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Welcome to walk down our way

For three days a tiny village plays host to inner-city primary and refugee pupils. Reva Klein explains

For the past two years, the tiny village of Brill, Buckinghamshire (population 1,000) has opened its doors to a class of 25 or so seven and eight-year-olds from a school in Westminster. The children from St James and St Michael's Primary in Lancaster Gate stay with families of children who are the same age as they are for two nights and then go home again.

But it wouldn't be overstating things to say that no one is the same again after that short visit. Brill is invariably white, middle class, well-heeled. And the London children are racially mixed inner-city kids, about one third of whom are refugees living in bed and breakfast accommodation, some of them six to a room. Alongside their indigenous English classmates are children of 30 different nationalities. For London, that's not unusual in itself. For Brill, it most certainly is.

Year 1 teacher Reji Raj had the idea of bringing the London children to the village when taking tea in the Brill home of his school's liaison officer, who is also chair of governors of Brill School. "We went for a walk and I thought to myself 'the children would love to come here'. She agreed, spoke to the head of Brill and it snowballed from there."

But the driving force behind it all goes beyond the standard school trip format. In Brill, Reji Raj saw enormous possibilities for delivering the key stage 1 geography requirements that involve studying a locality in a different area and contrasting with the school's. "Geography can be so boring for this age group unless you have lots of illustrations and demonstrations," says Mr Raj. "So it's an absolute bonus when the children have the opportunity to experience another place first hand."

The three days that the children spend in Brill in the summer term are spent pursuing a set programme that is developed by Reji Raj in collaboration with the geography co-ordinator at Brill, with the full support of Brill headteacher Martin Kitson. While their host children attended school, the Londoners spent their days going on nature walks and work studies in the woods, writing in their daily diaries, doing sketches, pond-dipping, visiting a farm, exploring the village, listening to talks by the vicar and other villagers about local history.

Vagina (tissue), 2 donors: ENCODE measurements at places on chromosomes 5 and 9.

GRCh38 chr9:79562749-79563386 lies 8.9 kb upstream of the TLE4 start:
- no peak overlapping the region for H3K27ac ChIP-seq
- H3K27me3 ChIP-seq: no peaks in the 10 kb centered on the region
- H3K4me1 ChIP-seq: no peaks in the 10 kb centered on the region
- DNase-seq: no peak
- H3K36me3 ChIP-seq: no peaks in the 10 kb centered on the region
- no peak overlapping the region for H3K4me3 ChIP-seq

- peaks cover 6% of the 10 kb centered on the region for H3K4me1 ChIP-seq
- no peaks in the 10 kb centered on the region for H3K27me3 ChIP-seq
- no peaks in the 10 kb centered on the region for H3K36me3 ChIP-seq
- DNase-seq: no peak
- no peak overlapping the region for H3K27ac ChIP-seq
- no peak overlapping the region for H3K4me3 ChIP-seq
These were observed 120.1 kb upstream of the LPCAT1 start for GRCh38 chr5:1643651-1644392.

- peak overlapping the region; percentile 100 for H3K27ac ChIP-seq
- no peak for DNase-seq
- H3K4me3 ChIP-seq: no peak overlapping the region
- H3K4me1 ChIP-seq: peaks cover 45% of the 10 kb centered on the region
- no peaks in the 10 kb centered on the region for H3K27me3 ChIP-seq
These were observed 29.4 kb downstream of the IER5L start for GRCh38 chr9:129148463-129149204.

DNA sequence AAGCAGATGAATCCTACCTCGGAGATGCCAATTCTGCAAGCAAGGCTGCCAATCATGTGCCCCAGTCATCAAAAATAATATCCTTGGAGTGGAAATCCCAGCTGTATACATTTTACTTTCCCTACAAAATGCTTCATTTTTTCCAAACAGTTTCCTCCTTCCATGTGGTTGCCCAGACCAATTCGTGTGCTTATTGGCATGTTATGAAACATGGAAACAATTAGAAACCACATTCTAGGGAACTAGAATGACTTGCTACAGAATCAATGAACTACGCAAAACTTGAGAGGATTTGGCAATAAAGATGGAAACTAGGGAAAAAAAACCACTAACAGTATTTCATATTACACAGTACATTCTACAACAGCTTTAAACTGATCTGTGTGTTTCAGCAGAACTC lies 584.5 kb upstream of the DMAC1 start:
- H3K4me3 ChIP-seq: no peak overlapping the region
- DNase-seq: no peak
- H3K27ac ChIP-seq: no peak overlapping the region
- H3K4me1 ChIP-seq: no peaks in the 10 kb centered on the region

With the immediacy and intimacy that first-hand experience affords children, a 92-year-old bus driver recalling how he used to collect water from the well had an impact that could never be matched by the printed word or even video.

It wasn't all work and no play. On one of the nights, the school's PTA put on a barbeque for the children after an evening of swimming and games.

The remaining night was spent with the families, doing the sorts of things that all children do when they get together, no matter how different their backgrounds and living circumstances.

For some of the children, it was the first time they had ever been in the English countryside. Eight year old Lamy came to London from Egypt two years ago. "It was very different but I tried my best. The parents were very kind and I liked Jenny, the girl. They had a big house with a beautiful garden. The best bit was when we had sports before we went swimming in the school's own pool."

Rebecca, seven, is English and enjoyed the liberation of being in the countryside. "Some children at our school would never get that sort of experience if the school didn't take us. For me, I'm not ever allowed to go out on my own in the city, but in the village you have lots of freedom. Me and Holly, the girl I stayed with, went out for walks on our own and rode our bikes. There's loads of things you can't do here that you can do in the country."

The positive effects were felt on both sides. "The initial reason for our getting involved was to be useful to the London children," says Brill headteacher Martin Kitson. "But as the project developed, we saw our children getting a lot out of it too - more than we had anticipated."

The Kitson's, whose children attend Brill School, hosted an Afghani refugee boy who lived in a bed and breakfast. "I overheard my nine-year-old son asking him what his father did and the boy said that he had been killed in the war. What all our children learned from the experience was that these children were just the same as them in some respects and in others, so different."

Last summer, the two schools decided to equalise things a bit. While it was impossible to accommodate Brill children in London because of many families' housing problems, they came up for a day trip about a half a year after the initial visit. Together, the two parallel classes went to the National Gallery for a workshop and afterwards went to St James' Park for a picnic.

As far as Reji Raj and the people of Brill are concerned, this project will run and run. While the curricular and social benefits of the London children are obvious, there are perks for the families of deepest Buckinghamshire, too.

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